The EU is the largest economy in the world. European companies operate everywhere and in every sector, from extractives to garments to finance. How they behave matters. Yet for decades, European companies have profited from human rights abuses, environmental destruction and climate breakdown.

In April 2020 the EU’s Commissioner for Justice committed to introducing a new law to hold corporates to account. The law is expected to include a due diligence requirement for businesses aimed at preventing and mitigating their negative human rights and environmental impacts, and provisions to ensure that victims can hold them liable when they suffer harm.

The European Parliament has signalled strong support for the legislation, reflecting a broader and growing consensus in civil society, business and amongst members of the public on the need to end corporate impunity.

The European Commission recently held a public consultation on the new law. Given the huge footprint of European businesses, it was important that citizens and organisations around the world had their say. Global Witness led efforts in partnership with Anti-Slavery International, Avaaz and Clean Clothes Campaign to increase global participation in the consultation using a digital tool.

The response was overwhelming.

Nearly half a million strong

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In total, 448,698 consultation responses were submitted using the digital tool with participants coming from every part of the globe. Among these were approximately 700 civil society organisations and academic institutions that showed support for the legislation. Alongside these, hundreds of thousands of citizens added their voice to growing calls for a new, strong law to hold companies accountable.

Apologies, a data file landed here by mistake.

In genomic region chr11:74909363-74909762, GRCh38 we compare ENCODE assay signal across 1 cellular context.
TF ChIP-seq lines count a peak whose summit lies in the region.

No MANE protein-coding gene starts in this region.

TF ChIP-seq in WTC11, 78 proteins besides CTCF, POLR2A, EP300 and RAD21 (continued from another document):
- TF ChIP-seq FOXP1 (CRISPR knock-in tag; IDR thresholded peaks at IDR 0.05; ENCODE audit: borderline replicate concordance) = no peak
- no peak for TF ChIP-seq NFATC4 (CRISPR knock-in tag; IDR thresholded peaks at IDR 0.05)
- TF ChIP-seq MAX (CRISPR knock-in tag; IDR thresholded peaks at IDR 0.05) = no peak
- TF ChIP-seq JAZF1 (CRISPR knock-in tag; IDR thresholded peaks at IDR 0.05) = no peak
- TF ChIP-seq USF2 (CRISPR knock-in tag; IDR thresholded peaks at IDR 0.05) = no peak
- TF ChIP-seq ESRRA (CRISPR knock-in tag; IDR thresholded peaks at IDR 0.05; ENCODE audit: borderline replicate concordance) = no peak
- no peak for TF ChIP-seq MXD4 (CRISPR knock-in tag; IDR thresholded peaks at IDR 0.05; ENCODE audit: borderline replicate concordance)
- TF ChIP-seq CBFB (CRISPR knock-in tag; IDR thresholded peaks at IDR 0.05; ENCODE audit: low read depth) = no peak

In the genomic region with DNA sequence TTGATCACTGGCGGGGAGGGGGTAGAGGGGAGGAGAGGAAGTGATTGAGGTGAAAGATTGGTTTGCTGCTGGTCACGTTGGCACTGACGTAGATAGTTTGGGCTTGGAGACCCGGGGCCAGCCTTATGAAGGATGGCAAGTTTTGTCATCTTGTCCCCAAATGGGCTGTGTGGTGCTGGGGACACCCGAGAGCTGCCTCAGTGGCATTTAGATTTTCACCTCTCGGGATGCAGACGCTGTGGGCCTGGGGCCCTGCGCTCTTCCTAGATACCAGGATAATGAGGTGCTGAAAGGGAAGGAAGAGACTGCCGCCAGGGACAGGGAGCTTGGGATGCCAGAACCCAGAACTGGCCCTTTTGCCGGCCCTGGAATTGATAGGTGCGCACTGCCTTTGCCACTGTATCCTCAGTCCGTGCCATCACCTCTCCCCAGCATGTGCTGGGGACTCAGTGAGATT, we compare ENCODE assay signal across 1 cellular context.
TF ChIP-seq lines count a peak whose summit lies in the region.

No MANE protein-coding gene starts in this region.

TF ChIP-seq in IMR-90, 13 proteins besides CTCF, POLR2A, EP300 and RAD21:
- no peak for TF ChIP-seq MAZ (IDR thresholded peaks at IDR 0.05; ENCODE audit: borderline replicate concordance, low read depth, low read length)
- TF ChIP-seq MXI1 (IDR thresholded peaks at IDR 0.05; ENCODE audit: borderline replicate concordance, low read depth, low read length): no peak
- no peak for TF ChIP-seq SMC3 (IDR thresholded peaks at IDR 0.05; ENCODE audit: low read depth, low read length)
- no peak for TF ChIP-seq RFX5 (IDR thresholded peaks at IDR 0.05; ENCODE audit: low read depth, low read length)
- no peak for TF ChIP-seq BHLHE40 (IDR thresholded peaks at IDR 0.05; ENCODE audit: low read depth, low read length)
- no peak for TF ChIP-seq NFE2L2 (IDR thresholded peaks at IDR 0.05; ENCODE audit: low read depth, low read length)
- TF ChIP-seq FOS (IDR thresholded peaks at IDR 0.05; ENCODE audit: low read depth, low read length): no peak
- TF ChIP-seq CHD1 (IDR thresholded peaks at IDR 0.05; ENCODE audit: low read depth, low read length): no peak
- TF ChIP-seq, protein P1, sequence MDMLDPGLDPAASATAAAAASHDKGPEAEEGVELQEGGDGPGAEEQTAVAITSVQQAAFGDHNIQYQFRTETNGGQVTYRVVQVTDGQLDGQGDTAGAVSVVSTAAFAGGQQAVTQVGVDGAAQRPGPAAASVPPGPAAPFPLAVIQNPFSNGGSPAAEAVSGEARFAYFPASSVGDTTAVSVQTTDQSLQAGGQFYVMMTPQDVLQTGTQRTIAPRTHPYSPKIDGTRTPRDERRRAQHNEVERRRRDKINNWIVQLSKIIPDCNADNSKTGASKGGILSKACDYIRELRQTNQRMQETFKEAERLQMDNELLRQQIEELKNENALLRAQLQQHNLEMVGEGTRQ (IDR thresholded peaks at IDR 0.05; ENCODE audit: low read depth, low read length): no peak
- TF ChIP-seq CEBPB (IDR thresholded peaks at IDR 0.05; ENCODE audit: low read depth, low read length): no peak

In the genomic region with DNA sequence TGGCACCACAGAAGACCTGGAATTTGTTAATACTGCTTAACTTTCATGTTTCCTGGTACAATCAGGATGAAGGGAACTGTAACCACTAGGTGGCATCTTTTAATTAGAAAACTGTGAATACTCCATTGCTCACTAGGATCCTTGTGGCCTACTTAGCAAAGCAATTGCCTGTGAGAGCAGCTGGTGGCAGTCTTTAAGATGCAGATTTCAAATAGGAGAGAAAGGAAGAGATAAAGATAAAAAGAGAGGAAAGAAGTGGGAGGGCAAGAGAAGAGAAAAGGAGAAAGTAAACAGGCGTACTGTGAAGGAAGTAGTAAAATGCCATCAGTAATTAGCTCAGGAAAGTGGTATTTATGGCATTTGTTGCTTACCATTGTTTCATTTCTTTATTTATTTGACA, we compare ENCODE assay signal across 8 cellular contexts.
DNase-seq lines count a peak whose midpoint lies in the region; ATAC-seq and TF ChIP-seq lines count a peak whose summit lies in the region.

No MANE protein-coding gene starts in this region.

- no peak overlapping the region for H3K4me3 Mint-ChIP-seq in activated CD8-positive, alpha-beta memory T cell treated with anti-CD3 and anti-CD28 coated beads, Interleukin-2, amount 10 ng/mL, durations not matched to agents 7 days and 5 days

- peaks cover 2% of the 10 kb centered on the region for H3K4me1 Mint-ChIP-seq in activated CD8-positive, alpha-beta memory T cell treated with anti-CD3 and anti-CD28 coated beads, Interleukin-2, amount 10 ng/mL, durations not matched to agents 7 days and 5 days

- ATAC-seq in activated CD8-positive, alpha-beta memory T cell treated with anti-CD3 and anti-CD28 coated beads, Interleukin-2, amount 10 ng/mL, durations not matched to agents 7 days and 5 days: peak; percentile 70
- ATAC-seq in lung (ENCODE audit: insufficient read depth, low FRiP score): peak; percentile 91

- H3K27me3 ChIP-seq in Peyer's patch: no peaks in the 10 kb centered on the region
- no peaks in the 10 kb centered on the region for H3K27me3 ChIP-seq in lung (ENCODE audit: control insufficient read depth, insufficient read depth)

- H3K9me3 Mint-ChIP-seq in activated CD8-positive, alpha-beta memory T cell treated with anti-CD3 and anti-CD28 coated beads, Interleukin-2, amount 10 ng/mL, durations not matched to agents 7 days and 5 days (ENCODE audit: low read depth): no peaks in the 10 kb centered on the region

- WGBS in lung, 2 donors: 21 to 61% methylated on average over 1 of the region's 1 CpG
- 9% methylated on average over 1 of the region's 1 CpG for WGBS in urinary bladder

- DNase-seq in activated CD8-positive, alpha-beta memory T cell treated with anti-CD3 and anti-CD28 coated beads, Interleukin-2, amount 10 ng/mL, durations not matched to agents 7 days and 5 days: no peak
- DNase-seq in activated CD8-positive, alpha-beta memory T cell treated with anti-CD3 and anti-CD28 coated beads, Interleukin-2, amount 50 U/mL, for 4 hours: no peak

Here’s what they said

Participants sent a strong clear message to the Commission in support of robust human rights and environmental due diligence legislation. Fundamentally, the due diligence requirement should apply to all companies operating in the EU or accessing the EU’s internal market and would cover their operations and entire value chains. But also, it would create consequences where there were none before. Companies could be held liable both for breaches of the due diligence requirements and for harms that they caused, contributed to or could have prevented, but didn’t.

Across the submissions, four key issues stood out: 

1. Indigenous communities are under threat

Consultation responses highlighted the enormous risks faced by human rights, land and environmental defenders who take a stand against harmful corporate activities. Reports of criminalisation, displacement, unlawful use and seizure of land, destruction of property and violence signal a total failure to protect the rights of local people, communities and activists.

Indigenous groups in South and Central America pointed to high levels of vulnerability, with several struggling to retain ownership or control over their ancestral lands. Indigenous populations are on the front line of the climate crisis – attacking them leads to further environmental destruction and climate breakdown.